A system-level approach has allowed the University of Bath to deliver a simple, cost-effective solution to torque ripple in Permanent Magnet Synchronous Motors, allowing the University’s client to quickly expand its market into high-quality, light-weight electric vehicles.
Electric golf buggies may be simple compared to road-going passenger cars, but the drivers and occupants are typically very demanding. Electrification offers the potential for near-silent, zero emissions operation, but only if every aspect of driveline refinement can meet the high standards expected by the people who use them. Permanent Magnet Synchronous Motors, a popular choice for some of the world’s most highly-regarded electric passenger cars, have a lot of potential in the light off-highway vehicle market, offering a compact, high-efficiency traction solution with high efficiency and high peak power, but only if their limitations can be cost-effectively overcome.
This is the challenge that was brought to the University of Bath by an established manufacturer of electric motors used across a wide range of industrial and light-vehicle applications.
A light electric vehicle generally offers only modest damping of powertrain vibration, allowing the torque ripple inherent with Interior Permanent Magnet Synchronous Motors (IPMSM) to create a torsional vibration when running at low speed. The low frequency of this vibration can cause significant discomfort to vehicle occupants. The approach applied by the University of Bath began with a rigorous characterisation of the problem and its possible causes, allowing fast, efficient development of a mitigation strategy.
Starting at a whole-vehicle level, the golf buggy was equipped with accelerometers to characterise the powertrain-induced vibration profiles that affect driver and passenger comfort. Working with the departments specialists in Noise, Vibration and Harshness (NVH), this allowed identification of the speeds and frequencies that caused most discomfort and which should therefore be the focus of the mitigation.
Physical testing characterised a vibration that was mainly excited by the 24th harmonic torque ripple of the IPMSM and which was more severe when the torque ripple frequency is close to the natural frequency of the drivetrain, which had been identified as around 10 Hz. It was found that the amplitude of the vibration increased when the motor runs at around 25 RPM (0.41 Hz).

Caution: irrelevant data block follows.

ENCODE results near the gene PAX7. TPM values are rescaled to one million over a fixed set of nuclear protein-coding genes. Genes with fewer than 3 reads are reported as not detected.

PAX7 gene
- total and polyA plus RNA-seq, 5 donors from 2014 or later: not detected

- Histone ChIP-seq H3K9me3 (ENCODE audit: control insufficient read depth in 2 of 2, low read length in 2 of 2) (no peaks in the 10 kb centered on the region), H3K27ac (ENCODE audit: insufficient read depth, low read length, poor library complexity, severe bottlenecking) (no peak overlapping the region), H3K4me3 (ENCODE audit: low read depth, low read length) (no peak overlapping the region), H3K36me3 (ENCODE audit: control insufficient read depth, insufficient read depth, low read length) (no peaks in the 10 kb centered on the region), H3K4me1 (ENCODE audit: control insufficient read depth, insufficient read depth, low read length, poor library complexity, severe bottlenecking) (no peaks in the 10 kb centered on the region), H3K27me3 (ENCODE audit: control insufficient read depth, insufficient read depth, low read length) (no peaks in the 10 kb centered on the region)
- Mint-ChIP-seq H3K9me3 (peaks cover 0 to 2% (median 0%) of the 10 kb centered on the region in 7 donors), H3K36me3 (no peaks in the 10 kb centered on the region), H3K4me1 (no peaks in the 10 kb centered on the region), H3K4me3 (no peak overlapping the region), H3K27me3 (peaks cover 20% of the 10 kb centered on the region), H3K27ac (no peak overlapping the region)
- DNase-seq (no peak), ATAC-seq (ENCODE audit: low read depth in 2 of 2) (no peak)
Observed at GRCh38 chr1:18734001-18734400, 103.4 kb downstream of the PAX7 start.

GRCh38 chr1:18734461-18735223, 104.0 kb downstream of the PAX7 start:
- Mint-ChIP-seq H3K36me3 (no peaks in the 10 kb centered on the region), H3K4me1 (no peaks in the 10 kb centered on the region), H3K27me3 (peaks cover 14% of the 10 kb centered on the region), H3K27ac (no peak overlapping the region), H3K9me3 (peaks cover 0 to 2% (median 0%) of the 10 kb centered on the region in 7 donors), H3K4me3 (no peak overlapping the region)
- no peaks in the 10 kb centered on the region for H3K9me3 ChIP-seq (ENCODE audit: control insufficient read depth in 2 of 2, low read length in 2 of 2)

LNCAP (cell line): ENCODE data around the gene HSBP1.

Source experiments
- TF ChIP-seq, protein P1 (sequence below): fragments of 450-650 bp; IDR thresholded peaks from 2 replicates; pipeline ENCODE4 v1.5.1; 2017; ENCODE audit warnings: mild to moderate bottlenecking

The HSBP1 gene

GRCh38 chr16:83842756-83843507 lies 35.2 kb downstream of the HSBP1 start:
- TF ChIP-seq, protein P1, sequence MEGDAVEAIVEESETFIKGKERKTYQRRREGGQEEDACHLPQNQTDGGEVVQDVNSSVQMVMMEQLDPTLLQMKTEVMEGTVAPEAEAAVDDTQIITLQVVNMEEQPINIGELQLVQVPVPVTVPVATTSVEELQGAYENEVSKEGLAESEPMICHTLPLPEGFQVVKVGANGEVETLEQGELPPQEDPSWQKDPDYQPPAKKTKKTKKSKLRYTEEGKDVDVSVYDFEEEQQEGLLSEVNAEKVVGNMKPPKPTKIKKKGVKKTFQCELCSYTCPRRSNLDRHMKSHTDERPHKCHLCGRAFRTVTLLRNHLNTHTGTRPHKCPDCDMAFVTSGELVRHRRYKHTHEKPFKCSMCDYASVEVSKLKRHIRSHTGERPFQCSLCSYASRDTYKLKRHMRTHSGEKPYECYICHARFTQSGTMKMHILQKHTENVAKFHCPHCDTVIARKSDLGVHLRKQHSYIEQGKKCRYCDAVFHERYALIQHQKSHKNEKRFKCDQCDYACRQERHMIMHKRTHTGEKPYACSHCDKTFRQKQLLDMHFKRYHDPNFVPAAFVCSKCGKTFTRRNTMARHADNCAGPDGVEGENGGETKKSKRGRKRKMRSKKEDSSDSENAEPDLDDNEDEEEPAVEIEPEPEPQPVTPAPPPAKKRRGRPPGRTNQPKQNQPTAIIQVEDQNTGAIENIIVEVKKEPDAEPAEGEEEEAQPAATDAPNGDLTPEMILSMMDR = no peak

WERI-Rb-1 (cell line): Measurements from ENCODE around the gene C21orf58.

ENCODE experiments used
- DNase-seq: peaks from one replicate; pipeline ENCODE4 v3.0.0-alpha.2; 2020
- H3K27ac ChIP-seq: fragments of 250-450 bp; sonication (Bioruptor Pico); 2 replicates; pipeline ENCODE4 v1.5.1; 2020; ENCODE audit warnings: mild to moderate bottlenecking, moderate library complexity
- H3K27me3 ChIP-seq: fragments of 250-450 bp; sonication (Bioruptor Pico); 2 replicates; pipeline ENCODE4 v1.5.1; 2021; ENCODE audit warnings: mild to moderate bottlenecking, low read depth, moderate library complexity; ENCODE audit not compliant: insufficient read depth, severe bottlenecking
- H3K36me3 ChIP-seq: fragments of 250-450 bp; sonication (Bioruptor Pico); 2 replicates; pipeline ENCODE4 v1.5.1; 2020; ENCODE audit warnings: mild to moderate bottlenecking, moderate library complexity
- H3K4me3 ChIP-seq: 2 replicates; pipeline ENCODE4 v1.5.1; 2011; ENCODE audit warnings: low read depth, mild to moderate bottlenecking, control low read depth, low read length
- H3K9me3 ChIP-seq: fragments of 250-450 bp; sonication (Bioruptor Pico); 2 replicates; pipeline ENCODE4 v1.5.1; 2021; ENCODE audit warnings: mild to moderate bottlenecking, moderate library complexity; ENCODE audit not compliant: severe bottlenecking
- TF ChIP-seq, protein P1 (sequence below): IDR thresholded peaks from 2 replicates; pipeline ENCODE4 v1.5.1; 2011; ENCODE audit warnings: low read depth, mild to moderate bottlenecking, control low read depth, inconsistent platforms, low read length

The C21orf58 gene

Building on this data, a software model was developed to test and refine various possible solutions. A multidisciplinary approach, calling on specialists in driveline, electric motors, motor contol and power electronics, ensured that each stage of investigation encompassed all relevant aspects of the system and their critical interactions.
The powertrain has a nonlinear dynamic response with a natural frequency that is mainly determined by the half shaft, rotor inertia and vehicle inertia. It is therefore necessary to take into account both the powertrain dynamic response and the frequency of the machine’s torque ripple. While it is undoubtedly possible to reduce the effect of torque ripple through improvements in machine design, and several design revisions were recommended, it was decided that managing the cause of the ripple would be a more elegant and more cost-effective solution.
Mitigating cogging torque
The University of Bath concluded that the optimum solution was to reduce the torque ripple at source by changing the control strategy. When the speed increases to above 30 RPM, the 24th harmonic speed ripple can be mitigated by additional calibration of the existing Proportional Integral (PI) controller. However, the vehicle-level study had revealed that because the vehicle inertia would also reduce the controller authority, the conventional PI controller did not offer sufficient bandwidth to sufficiently address the problem at lower speeds where the effect of torque ripple is felt most by the vehicle occupants.
The solution developed by the Bath team employed a novel application of proven Resonant Controller techniques. A new Resonant Controller (RC) was developed to operate in parallel with the conventional PI controller to increase the gain at the speed ripple frequency. This novel application of a proven technique allows very fast modulation of the control signal, requesting more or less torque in real-time to cancel the ripple. The result of this new approach is that the 24th harmonic speed ripple was reduced by around 90 percent.
New power electronics
To deliver the new control strategy, the University’s multidisciplinary team developed a new set of control algorithms and a new inverter that brought a range of other benefits. Sensing was improved and the sampling frequency was increased to improve the linearity of response, providing further improvements in vehicle refinement and driveability.
By solving a major barrier to customer acceptance, the University of Bath helped its client introduce a highly competitive new product into a fast-growing market. The Permanent Magnet motor can now directly replace an asynchronous induction machine, bringing benefits in durability and efficiency (which means fewer charges and increased range) without compromising refinement or controllability.
Low speed torque ripple has proved to be a barrier to the adoption of high-efficiency PM motors across a wide range of applications. From lifts to fork-lift trucks and light electric vehicles, frequencies below around five Hz can cause significant discomfort. The novel application of proven theories has placed the University of Bath at the forefront of resonance control for Permanent Magnet motors, giving the team a unique ability to quickly and affordably mitigate refinement issues and accelerate the adoption of these high-efficiency motors across a wide range of applications.